During a sheltered upbringing in a Buddhist temple in Tokyo, gay Japanese monk Kodo Nishimura kept his sexuality a closely guarded secret, and also concealed his burgeoning love of make-up.
Nowadays, Nishimura blends religious duties with work as a make-up artist, making him an unusual figure in socially conservative Japan, where same-sex marriage remains illegal and being openly gay is largely taboo.
He has not received any backlash from within his Buddhist community, although he said he sometimes receives comments and messages mocking him on social media.
Despite widespread conservative attitudes, Japan’s laws on LGBT+ issues are relatively liberal compared with many Asian countries, with gay sex legal since 1880.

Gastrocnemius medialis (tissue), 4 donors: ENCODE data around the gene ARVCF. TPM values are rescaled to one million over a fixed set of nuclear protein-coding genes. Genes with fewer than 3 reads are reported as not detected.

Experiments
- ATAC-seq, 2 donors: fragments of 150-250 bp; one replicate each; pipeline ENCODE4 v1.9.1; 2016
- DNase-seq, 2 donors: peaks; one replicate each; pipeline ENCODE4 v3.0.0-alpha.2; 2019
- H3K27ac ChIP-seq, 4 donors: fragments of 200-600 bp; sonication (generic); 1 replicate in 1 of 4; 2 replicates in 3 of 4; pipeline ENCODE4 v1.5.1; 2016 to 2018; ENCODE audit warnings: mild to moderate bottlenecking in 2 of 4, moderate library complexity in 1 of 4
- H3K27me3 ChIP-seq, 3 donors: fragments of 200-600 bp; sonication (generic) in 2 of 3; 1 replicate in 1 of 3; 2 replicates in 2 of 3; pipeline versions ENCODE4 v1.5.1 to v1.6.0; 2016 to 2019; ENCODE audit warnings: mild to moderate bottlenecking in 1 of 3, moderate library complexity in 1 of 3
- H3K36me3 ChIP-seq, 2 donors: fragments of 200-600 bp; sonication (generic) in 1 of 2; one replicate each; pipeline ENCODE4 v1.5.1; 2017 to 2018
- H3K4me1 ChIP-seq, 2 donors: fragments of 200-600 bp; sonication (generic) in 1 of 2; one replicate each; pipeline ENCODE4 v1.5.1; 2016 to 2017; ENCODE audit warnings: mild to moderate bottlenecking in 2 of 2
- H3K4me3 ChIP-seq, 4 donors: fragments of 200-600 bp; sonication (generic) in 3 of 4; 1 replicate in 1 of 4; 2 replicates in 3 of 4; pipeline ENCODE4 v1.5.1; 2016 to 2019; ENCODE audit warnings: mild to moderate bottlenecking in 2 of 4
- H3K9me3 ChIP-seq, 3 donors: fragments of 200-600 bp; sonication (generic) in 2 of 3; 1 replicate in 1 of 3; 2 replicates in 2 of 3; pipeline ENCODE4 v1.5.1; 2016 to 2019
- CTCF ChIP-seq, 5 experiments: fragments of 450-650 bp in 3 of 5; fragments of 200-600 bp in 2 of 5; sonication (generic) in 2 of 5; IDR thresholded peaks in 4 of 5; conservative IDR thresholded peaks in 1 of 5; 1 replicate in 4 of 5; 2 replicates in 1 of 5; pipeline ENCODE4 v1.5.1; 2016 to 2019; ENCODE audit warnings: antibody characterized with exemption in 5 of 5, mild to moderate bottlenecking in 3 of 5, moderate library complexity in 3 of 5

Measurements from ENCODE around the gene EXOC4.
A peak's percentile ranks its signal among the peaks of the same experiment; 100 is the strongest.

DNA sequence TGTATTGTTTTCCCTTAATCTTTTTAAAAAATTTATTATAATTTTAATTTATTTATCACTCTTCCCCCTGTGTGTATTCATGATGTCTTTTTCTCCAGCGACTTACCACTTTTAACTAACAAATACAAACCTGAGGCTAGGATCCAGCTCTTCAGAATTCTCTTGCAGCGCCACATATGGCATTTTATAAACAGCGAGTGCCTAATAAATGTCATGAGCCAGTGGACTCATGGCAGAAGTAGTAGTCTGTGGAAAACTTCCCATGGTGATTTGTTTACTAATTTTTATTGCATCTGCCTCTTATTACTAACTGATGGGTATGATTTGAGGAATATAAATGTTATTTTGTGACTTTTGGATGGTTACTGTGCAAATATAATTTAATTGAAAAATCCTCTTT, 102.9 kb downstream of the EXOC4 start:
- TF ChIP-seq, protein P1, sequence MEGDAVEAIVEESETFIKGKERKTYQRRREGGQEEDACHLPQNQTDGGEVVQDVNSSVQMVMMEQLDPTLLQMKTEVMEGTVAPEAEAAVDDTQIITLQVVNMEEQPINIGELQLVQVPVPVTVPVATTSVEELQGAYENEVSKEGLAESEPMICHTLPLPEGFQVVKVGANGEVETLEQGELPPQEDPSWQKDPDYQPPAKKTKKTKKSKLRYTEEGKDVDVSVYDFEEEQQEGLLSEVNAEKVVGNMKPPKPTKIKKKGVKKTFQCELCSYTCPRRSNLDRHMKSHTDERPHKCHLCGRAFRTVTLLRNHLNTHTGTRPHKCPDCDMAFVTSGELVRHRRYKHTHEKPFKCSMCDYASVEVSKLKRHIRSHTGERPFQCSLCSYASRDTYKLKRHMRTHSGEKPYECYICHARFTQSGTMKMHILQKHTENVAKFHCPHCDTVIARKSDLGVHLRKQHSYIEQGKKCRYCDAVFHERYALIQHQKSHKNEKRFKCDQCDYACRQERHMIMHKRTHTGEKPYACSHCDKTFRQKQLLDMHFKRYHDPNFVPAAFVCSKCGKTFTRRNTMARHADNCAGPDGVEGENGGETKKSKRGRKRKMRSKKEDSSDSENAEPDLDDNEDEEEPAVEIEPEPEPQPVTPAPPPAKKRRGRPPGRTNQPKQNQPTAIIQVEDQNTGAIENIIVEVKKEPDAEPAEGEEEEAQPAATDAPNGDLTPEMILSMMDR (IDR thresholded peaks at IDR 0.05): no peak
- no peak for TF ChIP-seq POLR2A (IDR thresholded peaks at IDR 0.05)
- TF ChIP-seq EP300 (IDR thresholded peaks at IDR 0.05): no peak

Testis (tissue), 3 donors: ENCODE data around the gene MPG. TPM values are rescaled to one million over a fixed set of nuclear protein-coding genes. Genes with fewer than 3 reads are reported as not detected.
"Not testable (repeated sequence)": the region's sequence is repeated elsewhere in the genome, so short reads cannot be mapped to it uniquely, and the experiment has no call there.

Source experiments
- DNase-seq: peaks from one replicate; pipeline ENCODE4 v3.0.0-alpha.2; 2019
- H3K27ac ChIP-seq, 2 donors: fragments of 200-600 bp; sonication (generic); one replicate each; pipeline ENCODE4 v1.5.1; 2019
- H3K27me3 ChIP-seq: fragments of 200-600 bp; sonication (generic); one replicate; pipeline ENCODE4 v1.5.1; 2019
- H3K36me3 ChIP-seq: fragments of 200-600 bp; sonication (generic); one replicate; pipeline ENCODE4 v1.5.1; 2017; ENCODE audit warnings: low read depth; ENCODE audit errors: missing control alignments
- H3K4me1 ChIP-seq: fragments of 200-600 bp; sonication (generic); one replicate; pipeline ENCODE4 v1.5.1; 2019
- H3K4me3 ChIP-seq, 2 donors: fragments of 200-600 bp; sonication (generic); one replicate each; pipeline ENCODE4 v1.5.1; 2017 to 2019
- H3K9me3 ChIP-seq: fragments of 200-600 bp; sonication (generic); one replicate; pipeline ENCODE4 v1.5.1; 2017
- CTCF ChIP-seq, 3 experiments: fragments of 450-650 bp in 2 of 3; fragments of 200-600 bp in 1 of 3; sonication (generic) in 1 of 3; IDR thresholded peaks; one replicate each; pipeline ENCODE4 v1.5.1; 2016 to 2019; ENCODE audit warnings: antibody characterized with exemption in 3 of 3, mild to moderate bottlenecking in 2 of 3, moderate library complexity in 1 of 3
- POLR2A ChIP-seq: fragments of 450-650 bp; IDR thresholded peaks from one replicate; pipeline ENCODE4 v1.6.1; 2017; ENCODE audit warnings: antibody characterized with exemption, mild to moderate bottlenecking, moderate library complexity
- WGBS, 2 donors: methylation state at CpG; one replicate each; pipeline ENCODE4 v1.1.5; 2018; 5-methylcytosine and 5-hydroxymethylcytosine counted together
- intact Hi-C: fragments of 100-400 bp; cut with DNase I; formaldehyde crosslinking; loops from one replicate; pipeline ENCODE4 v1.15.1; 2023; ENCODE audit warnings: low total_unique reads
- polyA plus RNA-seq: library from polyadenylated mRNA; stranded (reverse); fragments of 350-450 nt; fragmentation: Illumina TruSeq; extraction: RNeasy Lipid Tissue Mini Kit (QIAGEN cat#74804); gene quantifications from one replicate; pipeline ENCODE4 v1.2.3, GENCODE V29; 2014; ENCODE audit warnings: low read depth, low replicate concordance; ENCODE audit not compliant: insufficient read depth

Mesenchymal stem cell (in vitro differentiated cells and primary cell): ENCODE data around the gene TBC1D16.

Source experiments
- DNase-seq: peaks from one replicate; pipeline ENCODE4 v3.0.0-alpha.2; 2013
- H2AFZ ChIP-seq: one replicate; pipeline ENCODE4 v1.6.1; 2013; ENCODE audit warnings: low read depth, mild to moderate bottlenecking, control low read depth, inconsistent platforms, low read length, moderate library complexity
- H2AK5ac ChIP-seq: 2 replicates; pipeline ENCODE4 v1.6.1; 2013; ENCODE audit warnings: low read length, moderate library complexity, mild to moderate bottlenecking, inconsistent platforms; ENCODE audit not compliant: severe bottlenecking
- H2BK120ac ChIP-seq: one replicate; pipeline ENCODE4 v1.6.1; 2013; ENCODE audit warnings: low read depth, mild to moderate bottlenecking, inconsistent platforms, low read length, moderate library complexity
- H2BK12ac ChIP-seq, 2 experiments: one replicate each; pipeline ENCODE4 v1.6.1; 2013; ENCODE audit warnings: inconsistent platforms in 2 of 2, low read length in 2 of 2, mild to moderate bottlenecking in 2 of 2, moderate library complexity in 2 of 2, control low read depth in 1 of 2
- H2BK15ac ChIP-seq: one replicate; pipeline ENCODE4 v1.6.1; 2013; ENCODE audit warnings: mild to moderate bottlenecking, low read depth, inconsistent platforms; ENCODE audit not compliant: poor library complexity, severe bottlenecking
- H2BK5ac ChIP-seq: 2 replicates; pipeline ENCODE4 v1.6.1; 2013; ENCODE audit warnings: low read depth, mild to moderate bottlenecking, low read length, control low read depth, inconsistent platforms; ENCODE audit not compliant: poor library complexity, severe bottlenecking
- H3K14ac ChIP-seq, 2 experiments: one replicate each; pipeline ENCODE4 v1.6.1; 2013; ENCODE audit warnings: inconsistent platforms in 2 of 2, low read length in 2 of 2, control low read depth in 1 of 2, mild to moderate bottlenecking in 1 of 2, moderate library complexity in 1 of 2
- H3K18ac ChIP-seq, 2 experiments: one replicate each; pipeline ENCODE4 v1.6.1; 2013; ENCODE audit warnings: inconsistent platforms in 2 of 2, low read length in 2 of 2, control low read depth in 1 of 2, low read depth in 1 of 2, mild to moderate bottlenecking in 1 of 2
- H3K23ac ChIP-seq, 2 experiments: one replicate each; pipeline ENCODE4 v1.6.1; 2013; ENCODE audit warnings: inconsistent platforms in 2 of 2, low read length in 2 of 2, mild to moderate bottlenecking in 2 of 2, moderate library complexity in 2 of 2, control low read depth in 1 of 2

But although about two dozen cities, towns and wards issue same-sex partnership certificates, LGBT+ rights campaigners say they lack legal standing and prejudice persists.
That spurred Nishimura into writing his book, which recounts his transition from feeling “lonely and inferior” to becoming the person he is today.
He said he hoped his story could raise awareness and spark discussion about LGBT+ rights issues.
“Once people start to learn about diversity, the laws (for LGBT+ rights) will follow,” he said.
This article was first published in Asia One . All contents and images are copyright to their respective owners and sources.